Friday, May 08, 2009

Amber Fort and Hawa Mahal

Amber Fort
The next morning one friend and I (the other travel mate was not feeling well) decided to hire an auto rickshaw for the day and see some sights - as well as doing more shopping. On the 11 km road out to the Amber Fort, we passed by a tiny chariot pulled by two horned cows wearing bold floral clothes. Coming back from the fort were several elephants whose ears, face and truck were painted with colorful decorations. The ramparts of Amber Fort snaked across the contours of the hilly landscape like the ridge of a lizard. The sandy-colored Amber fort, built in 1592 by Maharaja Man Singh commanded a large hill. As soon as the rickshaw stopped we were accosted by men and boys trying to sell postcards, carvings, camera flash cards, film, and other trinkets. Apparently detecting my disinterest, they left me alone and focused on my friend. Now at the top of the winding steps, we were greeted with grand doors and arched openings, with painted nature motifs covering every inch. From above, the gardens of Kesar Kyari Bagh resembled geometric tiles found on Islamic architecture, its star-shaped flower bed walls looking like the tracery.

From there, our rickshaw driver took us to a place that did block printing (and also sold beautiful fabric, textiles of Rajasthan, etc.). Next we visited a place that specialized in the Jaipur blue pottery. The designs and colors reminded me of the ceramics from Nabeul, Tunisia. Our driver paused for a few moments while we took a few shots of the Jal Mahal, an 18th century water palace inspired by the Lake Palace at Udaipur.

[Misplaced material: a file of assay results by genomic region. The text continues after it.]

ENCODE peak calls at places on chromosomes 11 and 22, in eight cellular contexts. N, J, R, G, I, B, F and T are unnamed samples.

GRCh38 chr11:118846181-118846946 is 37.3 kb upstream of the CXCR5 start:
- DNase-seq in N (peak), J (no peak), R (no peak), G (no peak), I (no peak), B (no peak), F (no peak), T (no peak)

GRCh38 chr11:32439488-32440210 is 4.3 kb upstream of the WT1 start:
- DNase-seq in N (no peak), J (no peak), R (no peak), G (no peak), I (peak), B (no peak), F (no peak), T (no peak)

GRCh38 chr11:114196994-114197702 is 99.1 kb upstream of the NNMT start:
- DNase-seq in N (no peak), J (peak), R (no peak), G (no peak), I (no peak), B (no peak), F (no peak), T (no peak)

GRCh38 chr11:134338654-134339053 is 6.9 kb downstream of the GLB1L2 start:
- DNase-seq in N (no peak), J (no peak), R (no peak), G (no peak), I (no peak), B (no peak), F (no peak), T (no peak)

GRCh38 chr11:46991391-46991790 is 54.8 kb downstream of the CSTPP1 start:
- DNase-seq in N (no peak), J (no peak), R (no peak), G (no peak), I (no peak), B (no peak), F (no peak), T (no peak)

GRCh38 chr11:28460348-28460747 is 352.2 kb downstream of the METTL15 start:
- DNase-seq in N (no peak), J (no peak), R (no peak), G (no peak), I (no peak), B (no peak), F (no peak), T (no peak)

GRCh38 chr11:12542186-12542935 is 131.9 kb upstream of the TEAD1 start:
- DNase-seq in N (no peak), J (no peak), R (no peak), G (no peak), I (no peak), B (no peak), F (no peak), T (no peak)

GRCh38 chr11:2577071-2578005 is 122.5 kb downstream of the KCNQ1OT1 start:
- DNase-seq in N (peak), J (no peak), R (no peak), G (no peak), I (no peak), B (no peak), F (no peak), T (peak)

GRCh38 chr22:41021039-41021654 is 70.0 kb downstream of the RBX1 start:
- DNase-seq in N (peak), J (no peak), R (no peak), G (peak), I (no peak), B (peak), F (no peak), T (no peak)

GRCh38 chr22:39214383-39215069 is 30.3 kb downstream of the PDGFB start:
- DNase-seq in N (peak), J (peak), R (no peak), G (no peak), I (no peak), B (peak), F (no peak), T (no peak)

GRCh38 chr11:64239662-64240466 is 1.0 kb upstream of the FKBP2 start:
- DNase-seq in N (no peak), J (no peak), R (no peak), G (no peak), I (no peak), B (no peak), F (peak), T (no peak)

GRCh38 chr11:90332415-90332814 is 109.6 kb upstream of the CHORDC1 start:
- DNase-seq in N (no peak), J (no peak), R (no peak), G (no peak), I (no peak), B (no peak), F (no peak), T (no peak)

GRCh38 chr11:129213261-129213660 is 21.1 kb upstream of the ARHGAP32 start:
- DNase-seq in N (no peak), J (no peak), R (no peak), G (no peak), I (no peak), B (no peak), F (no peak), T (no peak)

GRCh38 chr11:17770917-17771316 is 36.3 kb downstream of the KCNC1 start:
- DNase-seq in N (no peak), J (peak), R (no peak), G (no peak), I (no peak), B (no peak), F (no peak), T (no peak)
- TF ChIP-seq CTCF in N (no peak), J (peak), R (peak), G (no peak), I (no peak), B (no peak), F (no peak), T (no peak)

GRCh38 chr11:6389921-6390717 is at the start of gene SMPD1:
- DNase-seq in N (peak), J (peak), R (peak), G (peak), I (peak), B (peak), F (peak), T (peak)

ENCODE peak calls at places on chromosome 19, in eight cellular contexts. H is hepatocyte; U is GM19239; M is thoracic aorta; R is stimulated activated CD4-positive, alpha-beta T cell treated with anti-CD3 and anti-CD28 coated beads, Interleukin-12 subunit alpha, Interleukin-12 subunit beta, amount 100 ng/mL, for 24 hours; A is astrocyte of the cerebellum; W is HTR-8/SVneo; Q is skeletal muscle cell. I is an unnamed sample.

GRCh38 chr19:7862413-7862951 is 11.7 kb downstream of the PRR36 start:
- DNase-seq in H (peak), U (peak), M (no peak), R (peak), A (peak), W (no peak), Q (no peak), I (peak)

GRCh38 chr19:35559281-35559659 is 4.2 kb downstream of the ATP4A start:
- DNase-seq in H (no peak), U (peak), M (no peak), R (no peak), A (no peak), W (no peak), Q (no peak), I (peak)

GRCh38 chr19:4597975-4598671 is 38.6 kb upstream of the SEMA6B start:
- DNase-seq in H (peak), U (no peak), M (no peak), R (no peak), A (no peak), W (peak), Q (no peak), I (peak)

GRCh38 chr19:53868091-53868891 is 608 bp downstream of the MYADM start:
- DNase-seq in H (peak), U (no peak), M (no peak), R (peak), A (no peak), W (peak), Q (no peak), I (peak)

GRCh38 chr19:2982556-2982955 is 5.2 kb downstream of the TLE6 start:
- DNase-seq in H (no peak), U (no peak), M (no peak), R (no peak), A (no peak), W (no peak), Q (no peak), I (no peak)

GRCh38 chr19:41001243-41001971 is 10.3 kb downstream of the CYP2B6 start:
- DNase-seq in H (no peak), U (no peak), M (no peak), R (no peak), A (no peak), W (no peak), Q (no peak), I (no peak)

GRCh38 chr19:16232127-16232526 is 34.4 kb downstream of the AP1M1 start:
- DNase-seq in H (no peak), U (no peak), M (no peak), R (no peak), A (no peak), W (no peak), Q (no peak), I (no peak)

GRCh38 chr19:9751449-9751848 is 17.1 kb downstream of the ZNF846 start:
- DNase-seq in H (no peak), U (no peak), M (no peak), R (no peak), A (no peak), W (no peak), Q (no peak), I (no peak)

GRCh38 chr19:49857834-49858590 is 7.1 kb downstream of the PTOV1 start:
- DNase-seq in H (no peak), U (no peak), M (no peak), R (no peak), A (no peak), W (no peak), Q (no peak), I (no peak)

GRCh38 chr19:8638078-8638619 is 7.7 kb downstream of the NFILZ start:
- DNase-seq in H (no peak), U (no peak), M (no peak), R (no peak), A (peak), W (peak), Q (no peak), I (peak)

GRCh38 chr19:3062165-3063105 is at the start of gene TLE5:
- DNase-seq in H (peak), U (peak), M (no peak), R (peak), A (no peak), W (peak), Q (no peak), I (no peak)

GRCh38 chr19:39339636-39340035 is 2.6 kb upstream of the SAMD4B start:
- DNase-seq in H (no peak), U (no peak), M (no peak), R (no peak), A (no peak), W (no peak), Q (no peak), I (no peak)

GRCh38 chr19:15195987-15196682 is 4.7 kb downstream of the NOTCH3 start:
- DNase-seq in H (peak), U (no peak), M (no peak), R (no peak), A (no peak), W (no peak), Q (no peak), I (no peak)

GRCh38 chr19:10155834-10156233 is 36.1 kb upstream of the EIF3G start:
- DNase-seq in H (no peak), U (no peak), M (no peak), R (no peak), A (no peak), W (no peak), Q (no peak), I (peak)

Hawa Mahal - Palace of the Winds
We also took a few photos of the famed Hawa Mahal, otherwise known as the Palace of the Winds. This pink landmark of Jaipur built in 1799 reminded me a bit of the honeycomb-like architecture at Tatouine, Tunisia. This structure, essentially a tapered 5-storey fa├žade that is only one room deep, was built in this manner to enable the females of the royal household to watch the goings-on below without being seen. We also saw the landmark Tripolia Gate and Jami Masjid “Friday Mosque” structures. After all that sightseeing, we were ready to do more shopping. Although it was a challenge trying to also pay attention to the store windows and pedestrian traffic, I did manage to sometimes look up and take some shots of once-beautiful havelis, some of which had remnants of decoratively painted murals.

See more photos of the Amber Fort and other Jaipur architecture on Flickr

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